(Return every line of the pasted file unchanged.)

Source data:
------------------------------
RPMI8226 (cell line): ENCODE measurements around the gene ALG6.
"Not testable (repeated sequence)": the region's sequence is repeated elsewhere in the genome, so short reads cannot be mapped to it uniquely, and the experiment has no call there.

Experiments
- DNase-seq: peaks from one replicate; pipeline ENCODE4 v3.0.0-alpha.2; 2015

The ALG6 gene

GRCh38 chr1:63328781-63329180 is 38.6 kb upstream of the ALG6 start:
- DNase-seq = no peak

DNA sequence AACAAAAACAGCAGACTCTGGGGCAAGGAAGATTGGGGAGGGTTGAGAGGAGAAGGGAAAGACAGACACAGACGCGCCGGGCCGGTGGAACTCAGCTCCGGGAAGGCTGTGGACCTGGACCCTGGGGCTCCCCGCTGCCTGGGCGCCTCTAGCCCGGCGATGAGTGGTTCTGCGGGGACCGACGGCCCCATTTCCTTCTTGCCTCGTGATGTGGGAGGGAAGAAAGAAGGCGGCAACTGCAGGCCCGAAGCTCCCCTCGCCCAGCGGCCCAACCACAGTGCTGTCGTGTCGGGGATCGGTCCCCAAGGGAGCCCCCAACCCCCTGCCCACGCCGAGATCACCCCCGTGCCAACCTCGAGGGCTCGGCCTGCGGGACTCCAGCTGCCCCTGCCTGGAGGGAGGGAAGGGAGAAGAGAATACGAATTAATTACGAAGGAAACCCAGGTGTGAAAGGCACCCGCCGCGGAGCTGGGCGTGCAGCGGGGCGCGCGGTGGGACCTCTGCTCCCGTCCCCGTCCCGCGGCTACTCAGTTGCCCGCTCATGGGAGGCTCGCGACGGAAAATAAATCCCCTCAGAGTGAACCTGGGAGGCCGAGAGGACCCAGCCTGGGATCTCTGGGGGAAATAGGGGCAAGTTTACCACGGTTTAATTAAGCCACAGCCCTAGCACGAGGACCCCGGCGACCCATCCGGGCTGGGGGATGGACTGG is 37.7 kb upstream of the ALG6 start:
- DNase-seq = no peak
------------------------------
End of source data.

RPMI8226 (cell line): ENCODE measurements around the gene ALG6.
"Not testable (repeated sequence)": the region's sequence is repeated elsewhere in the genome, so short reads cannot be mapped to it uniquely, and the experiment has no call there.

Experiments
- DNase-seq: peaks from one replicate; pipeline ENCODE4 v3.0.0-alpha.2; 2015

The ALG6 gene

GRCh38 chr1:63328781-63329180 is 38.6 kb upstream of the ALG6 start:
- DNase-seq = no peak

DNA sequence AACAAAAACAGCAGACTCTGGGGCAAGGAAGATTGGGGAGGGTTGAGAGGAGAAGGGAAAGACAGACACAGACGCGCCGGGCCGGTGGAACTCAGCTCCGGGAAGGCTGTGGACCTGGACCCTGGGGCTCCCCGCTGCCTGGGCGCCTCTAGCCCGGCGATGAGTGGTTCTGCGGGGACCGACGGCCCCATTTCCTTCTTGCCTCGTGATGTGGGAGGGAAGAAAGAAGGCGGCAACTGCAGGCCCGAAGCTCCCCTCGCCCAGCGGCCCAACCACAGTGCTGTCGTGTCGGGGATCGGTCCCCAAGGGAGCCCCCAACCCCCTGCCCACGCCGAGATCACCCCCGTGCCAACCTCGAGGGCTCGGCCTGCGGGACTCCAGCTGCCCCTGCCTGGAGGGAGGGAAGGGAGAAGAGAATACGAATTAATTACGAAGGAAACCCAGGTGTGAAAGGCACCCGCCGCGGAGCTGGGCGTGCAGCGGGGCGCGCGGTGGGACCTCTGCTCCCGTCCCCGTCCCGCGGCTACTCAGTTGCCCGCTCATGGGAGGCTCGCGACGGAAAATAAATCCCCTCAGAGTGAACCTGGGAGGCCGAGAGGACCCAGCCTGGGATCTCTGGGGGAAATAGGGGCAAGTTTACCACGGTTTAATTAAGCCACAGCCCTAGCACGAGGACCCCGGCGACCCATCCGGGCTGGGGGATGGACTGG is 37.7 kb upstream of the ALG6 start:
- DNase-seq = no peak